Some appliances—such as refrigerators, microwaves, ranges, water softeners, and hot water heaters—probably won’t move with you. Leave behind the owner’s manuals to make it easier for the new residents to operate and maintain the appliances, order replacement parts, and schedule service calls.
Do you have a stack of leftover paint cans from last summer’s renovations? Please don't load them into the moving truck. The new residents will appreciate having the correct paint colors on hand to touch up the scratches and scuffs that inevitably come with moving. Store the cans in a spot without major temperature fluctuations where the new owners can easily find them (for example, under a sink or at the back of a closet).
Buyers expect attached objects, including light fixtures, to remain in the house. If you decide to take a light fixture when moving, notify the real estate agent before signing the sales contract, and replace the fixture with another one. Also, leave behind light bulbs so the new owners won’t be stuck in the dark. (Plus, bulbs are difficult to transport without breaking.)
Take a look in the corner of your closet, and you’ll likely find two-sizes-too-small jeans and misshapen T-shirts. Instead of bringing along clothes you haven’t worn in ages, bundle them up and donate to friends, family members, or your local secondhand store.
Related: 11 Things Never to Buy Secondhand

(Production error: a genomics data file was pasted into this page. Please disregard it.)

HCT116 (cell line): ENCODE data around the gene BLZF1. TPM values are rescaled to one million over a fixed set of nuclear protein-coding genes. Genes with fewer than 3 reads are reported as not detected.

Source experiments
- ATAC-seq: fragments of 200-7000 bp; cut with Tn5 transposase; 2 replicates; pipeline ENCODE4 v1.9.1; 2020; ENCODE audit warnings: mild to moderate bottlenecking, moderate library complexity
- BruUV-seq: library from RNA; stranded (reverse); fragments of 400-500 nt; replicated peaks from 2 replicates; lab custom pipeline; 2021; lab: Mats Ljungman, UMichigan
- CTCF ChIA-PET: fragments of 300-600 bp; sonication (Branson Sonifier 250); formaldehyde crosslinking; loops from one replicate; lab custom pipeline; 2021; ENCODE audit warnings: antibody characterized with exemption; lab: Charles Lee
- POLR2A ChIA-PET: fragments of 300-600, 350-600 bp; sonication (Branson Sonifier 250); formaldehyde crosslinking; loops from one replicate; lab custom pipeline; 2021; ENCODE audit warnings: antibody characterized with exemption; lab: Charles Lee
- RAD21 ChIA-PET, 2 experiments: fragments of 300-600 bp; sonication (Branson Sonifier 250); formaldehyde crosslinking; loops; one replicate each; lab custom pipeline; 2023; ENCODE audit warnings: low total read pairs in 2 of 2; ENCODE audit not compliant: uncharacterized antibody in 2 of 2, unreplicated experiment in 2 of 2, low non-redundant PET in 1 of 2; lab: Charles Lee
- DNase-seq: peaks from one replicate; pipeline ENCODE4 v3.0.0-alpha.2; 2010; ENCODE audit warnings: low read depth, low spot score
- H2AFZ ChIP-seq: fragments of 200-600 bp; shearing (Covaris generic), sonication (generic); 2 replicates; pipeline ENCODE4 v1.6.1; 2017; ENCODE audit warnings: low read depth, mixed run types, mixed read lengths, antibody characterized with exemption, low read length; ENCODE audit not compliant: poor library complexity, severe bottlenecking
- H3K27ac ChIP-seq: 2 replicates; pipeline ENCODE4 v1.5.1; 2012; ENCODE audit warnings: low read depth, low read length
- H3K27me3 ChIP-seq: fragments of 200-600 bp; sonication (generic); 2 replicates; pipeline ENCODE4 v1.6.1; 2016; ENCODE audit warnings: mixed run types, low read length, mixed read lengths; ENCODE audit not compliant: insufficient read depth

Unless you’re moving a short distance, it’s a smart idea to find new homes for your houseplants. The less-than-ideal conditions in the moving van, which include extreme temperature fluctuations, lack of water, and stop-and-go movements, may harm or kill them. Try gifting your spider plant or asparagus fern to a doting neighbor instead.
Anything secured in the ground is considered real estate—not personal property—so it stays with your home after a sale. This includes mailboxes, birdhouses, yard lights, and fire pits. If you really want to take a particular item, make sure it’s listed as an exclusion in the real estate sales contract. Otherwise, after closing, it doesn’t belong to you anymore.
Trees, shrubs, and other landscaping features should be left behind. The new homeowner will expect all outdoor plantings to remain on the property, and established greenery probably wouldn't survive being transplanted anyway. If you’re itching to bring along a prized rose or shrub, take cuttings to propagate at your new place.
If you’ve remodeled recently, the new materials may have transferrable warranties that remain in effect after your home sells. Leave the warranty paperwork for siding, replacement windows, appliances, and other items on the kitchen counter, where the new residents are sure to find them.
Hardwired Alarm Systems
Portable wireless alarm systems, such as Wi-Fi-enabled cameras that sync with your smartphone, can be relocated during a move. But hardwired alarms that connect to your home’s electrical system should stay in place. If a security company monitors your alarm system, let both the company and the new owners know about the move. That way, you can discontinue the service, and the new owners can switch it to their name.
Moving is the final stretch in a long real estate process. From finding the right realtor to negotiating the final cost, there are a lot of variables when it comes to buying and selling a home. Once you're settled in you can sit back and relax—just make sure you know these vital things about your new home!
If you have the money to hire a handyman for every household woe, go ahead. But if you want to hang on to your cash and exercise some self-sufficiency, check out these clever products that solve a million and one little problems around the house. Go now!